By Nancy Allen
A study to determine the economic feasibility of building a 100-room lodge on Grand Lake St. Marys has advised against the project at this time.
The study, the third phase of a multi-year process, was coordinated by the Ohio Department of Natural Resources and carried out by consultants from Indianapolis-based Leon Younger & Pros and Toledo-based The Collaborative Inc. Findings were presented during a public meeting Thursday at Wright State University-Lake Campus.
The Lake Development Corporation, a non-profit group that promotes economic development in the region, first suggested building a lodge on the lake in 1999 for visitors to the lake who don't want to stay in hotels or camp. The Lake Campus, which owns a large amount of land around the campus and near the lake, joined the effort as a potential lodge development partner.
Though the study recommended against a lodge, it gave local officials information on how to make the area more attractive in the future for either a lodge resort or some other sort of accommodations, said Lake Campus Assistant Dean Greg Schumm.
"This not a dead issue. The study showed it's not feasible at this time, but things can change," Schumm said. "But there's got to be other reasons for people to come here." Consultant Leon Younger said the lodge itself cannot be the only draw and said area officials have to work to promote the area as a region and bring in anchor attractions such as retail shopping and entertainment to make the area a more desirable destination, an assertion echoed by state officials.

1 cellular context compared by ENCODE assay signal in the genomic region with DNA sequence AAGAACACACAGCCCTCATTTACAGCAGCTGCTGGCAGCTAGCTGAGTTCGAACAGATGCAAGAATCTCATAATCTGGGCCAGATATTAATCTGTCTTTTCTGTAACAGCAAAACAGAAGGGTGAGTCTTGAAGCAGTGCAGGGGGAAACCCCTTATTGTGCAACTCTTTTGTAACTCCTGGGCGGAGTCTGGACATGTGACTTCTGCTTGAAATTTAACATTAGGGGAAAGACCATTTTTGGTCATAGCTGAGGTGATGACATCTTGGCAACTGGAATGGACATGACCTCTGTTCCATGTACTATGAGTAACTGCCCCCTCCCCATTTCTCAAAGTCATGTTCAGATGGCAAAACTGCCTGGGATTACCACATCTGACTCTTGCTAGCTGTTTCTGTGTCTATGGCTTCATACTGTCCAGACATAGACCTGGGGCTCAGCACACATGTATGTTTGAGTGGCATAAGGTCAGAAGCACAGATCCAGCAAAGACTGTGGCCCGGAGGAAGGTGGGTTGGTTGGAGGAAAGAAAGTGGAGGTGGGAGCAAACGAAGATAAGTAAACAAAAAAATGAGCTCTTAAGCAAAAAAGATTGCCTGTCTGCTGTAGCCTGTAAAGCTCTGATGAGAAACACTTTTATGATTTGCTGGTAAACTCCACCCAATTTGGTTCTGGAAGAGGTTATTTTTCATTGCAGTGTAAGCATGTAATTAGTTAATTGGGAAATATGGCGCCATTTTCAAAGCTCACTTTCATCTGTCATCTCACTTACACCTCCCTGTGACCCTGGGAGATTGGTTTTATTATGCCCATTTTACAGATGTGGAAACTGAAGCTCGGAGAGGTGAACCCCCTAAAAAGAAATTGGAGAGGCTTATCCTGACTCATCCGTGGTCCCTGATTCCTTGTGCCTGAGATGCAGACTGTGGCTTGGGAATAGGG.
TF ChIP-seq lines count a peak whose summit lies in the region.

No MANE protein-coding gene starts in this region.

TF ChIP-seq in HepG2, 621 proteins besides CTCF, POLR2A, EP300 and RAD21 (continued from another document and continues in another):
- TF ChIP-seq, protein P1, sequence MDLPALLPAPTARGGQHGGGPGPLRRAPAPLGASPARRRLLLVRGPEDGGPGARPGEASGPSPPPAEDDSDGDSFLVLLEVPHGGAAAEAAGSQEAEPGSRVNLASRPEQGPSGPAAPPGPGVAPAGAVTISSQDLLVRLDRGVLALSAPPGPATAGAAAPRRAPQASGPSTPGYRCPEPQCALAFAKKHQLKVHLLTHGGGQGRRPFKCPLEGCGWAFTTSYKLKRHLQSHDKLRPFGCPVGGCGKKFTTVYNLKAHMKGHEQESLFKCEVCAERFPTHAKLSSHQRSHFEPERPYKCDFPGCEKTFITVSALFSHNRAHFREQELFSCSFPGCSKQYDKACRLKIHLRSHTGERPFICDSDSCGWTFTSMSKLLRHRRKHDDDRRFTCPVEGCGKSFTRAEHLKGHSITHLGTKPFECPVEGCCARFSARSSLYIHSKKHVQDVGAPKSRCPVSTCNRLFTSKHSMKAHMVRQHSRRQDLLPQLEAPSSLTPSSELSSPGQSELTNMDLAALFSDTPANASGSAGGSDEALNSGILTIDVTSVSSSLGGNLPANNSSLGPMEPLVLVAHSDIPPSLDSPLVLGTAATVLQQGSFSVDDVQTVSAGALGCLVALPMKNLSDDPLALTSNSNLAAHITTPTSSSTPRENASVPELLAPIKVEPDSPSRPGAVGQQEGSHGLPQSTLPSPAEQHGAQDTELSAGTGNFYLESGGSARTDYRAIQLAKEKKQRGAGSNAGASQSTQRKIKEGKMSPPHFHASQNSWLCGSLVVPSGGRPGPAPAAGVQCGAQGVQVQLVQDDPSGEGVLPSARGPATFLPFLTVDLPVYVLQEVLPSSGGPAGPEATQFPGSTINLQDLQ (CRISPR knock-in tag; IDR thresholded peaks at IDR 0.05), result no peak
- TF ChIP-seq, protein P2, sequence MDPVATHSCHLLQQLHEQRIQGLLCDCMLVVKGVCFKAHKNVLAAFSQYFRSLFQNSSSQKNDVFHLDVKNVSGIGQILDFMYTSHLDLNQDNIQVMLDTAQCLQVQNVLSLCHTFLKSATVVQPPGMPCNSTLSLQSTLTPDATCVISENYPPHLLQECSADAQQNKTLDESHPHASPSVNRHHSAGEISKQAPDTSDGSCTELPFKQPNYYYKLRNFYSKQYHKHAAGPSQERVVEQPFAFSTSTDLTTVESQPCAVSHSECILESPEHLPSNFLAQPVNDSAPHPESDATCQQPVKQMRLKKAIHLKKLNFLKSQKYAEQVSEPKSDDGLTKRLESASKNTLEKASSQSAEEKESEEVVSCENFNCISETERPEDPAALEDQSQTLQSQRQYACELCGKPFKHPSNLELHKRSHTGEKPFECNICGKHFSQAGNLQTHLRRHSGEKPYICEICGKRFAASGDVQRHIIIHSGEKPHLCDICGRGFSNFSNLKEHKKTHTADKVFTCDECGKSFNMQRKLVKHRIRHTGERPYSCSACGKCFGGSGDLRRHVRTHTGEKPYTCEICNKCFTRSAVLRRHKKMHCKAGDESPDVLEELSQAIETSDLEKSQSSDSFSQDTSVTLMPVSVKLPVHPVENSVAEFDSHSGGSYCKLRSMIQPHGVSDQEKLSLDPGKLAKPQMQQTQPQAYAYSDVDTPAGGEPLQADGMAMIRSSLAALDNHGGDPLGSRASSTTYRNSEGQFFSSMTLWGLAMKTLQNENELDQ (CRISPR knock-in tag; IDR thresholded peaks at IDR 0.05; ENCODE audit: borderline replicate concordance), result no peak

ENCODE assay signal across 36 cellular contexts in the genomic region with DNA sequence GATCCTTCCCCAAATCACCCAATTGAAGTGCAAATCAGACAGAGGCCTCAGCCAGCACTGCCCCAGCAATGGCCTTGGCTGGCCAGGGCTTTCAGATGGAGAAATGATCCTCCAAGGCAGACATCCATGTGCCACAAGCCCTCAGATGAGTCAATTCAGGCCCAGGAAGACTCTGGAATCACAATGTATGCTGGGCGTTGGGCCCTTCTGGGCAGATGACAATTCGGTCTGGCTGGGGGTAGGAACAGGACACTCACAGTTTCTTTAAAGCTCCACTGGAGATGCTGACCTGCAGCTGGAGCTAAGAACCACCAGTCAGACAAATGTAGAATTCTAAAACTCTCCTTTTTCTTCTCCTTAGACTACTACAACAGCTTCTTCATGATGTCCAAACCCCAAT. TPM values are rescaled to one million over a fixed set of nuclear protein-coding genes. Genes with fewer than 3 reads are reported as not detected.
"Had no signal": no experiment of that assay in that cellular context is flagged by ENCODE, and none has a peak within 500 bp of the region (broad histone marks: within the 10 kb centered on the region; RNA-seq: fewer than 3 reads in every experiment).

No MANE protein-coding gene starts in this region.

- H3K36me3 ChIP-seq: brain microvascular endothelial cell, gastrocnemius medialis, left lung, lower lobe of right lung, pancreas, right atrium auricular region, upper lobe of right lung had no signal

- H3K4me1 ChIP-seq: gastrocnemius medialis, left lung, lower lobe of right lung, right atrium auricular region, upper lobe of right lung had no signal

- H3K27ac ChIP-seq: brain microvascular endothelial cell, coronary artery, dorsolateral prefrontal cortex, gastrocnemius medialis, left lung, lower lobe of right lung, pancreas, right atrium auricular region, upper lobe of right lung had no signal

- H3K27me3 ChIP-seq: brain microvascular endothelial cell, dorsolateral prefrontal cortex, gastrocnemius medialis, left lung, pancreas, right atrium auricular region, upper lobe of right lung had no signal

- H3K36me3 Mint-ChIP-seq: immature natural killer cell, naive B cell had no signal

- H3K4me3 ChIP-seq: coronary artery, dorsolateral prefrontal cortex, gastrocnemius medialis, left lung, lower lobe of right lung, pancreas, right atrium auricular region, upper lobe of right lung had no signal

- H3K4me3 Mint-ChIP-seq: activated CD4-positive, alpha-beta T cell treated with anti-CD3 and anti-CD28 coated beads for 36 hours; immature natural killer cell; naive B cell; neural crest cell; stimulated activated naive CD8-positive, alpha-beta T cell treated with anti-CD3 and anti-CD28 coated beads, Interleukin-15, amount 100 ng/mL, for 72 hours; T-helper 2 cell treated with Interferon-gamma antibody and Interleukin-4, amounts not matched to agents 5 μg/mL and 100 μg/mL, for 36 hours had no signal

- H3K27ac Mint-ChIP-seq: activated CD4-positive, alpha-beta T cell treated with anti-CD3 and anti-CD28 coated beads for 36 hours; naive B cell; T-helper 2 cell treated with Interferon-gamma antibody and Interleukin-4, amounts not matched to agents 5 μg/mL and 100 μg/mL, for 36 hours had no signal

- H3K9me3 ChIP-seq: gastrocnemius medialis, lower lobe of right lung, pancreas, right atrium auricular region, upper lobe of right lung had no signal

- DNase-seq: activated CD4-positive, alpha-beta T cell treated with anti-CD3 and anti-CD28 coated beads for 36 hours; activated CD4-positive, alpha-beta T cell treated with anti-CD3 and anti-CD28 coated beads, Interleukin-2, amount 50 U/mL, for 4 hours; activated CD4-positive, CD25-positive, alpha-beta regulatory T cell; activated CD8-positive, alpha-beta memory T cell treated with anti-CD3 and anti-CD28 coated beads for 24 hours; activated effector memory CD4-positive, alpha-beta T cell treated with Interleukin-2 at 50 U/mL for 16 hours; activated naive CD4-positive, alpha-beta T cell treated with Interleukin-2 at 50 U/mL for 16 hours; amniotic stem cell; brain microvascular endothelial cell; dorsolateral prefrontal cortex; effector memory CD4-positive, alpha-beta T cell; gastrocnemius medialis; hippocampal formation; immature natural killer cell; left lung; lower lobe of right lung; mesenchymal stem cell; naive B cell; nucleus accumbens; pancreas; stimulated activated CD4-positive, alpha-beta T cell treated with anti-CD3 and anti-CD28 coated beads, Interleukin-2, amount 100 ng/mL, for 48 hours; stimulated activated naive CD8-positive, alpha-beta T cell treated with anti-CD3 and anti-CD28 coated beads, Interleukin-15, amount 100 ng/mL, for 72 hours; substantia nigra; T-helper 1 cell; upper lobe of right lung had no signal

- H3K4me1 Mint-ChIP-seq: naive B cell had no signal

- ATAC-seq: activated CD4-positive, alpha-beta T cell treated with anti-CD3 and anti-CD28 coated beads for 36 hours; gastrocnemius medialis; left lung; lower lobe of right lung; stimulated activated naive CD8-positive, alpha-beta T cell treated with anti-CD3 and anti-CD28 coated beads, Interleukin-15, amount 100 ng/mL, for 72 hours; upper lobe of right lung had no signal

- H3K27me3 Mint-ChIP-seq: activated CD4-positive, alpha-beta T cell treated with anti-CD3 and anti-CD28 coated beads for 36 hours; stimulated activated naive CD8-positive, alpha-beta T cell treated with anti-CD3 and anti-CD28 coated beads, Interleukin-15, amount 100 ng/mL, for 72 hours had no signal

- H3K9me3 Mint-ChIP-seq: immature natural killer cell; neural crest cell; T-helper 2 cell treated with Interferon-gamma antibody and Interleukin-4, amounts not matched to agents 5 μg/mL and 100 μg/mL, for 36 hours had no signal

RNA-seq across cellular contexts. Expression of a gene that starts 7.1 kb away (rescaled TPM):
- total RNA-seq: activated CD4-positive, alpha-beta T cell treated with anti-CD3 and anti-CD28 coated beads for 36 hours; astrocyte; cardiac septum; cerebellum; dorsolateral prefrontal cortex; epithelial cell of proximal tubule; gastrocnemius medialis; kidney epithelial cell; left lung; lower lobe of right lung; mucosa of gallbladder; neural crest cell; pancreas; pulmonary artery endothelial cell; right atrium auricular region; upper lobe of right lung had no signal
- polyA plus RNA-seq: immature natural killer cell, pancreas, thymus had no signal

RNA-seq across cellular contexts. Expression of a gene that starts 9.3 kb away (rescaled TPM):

"A resort just can't make it on Friday, Saturday and Sunday. It has to do well Monday through Thursday, said Dave Stites with ODNR. "You have to create a reason for longer stays. You need to create a destination area. The resort is not all of it."
The study, which included a market, competition and revenue assessment, found that a 100-room resort lodge would be beneficial during the peak season months, when hotels in Mercer and Auglaize counties showed high occupancy rates, but would be a detriment during the fringe and off-season months, when local occupancy rates dip dramatically.
Recommendations included acquiring more land base, either state- or privately-owned, upon which to site a lodge, developing partnerships with local business and others to fill rooms, increase the number of events in the region, both counties work together, market the region to local businesses, educate the public about the region and bring in more recreational amenities.
Consultant Phillip Enderle said there is great opportunity for community leaders to work to position the region for the future.
"By no means does this report mean the end," Enderle said. "It's all in your hands how you control the future."
The study was funded through $150,000 in state line item appropriations and $30,000 from the Lake Campus.
The study evaluated several factors, including travel and tourism data, demographics, population projections, highway access, potential customers and residential and commercial growth in the area.